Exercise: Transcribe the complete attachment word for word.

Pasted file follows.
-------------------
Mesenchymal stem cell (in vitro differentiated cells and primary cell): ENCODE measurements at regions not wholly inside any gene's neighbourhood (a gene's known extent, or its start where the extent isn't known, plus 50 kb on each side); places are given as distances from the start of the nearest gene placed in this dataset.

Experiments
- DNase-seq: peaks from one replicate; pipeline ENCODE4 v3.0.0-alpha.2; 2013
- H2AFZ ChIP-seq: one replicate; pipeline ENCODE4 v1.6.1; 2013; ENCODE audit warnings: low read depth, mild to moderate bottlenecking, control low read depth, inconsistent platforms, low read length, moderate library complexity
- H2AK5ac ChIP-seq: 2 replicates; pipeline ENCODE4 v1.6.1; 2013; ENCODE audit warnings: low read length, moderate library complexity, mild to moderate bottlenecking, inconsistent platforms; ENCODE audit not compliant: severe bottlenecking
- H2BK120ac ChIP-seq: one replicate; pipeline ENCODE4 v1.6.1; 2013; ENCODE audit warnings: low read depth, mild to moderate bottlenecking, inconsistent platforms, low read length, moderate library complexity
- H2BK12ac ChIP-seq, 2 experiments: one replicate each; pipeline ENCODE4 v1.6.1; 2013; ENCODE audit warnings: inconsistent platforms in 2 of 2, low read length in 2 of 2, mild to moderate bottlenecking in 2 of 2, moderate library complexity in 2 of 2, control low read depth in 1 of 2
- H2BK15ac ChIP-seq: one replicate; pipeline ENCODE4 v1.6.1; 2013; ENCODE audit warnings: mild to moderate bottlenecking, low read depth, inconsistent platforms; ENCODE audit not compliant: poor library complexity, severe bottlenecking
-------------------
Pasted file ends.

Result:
Mesenchymal stem cell (in vitro differentiated cells and primary cell): ENCODE measurements at regions not wholly inside any gene's neighbourhood (a gene's known extent, or its start where the extent isn't known, plus 50 kb on each side); places are given as distances from the start of the nearest gene placed in this dataset.

Experiments
- DNase-seq: peaks from one replicate; pipeline ENCODE4 v3.0.0-alpha.2; 2013
- H2AFZ ChIP-seq: one replicate; pipeline ENCODE4 v1.6.1; 2013; ENCODE audit warnings: low read depth, mild to moderate bottlenecking, control low read depth, inconsistent platforms, low read length, moderate library complexity
- H2AK5ac ChIP-seq: 2 replicates; pipeline ENCODE4 v1.6.1; 2013; ENCODE audit warnings: low read length, moderate library complexity, mild to moderate bottlenecking, inconsistent platforms; ENCODE audit not compliant: severe bottlenecking
- H2BK120ac ChIP-seq: one replicate; pipeline ENCODE4 v1.6.1; 2013; ENCODE audit warnings: low read depth, mild to moderate bottlenecking, inconsistent platforms, low read length, moderate library complexity
- H2BK12ac ChIP-seq, 2 experiments: one replicate each; pipeline ENCODE4 v1.6.1; 2013; ENCODE audit warnings: inconsistent platforms in 2 of 2, low read length in 2 of 2, mild to moderate bottlenecking in 2 of 2, moderate library complexity in 2 of 2, control low read depth in 1 of 2
- H2BK15ac ChIP-seq: one replicate; pipeline ENCODE4 v1.6.1; 2013; ENCODE audit warnings: mild to moderate bottlenecking, low read depth, inconsistent platforms; ENCODE audit not compliant: poor library complexity, severe bottlenecking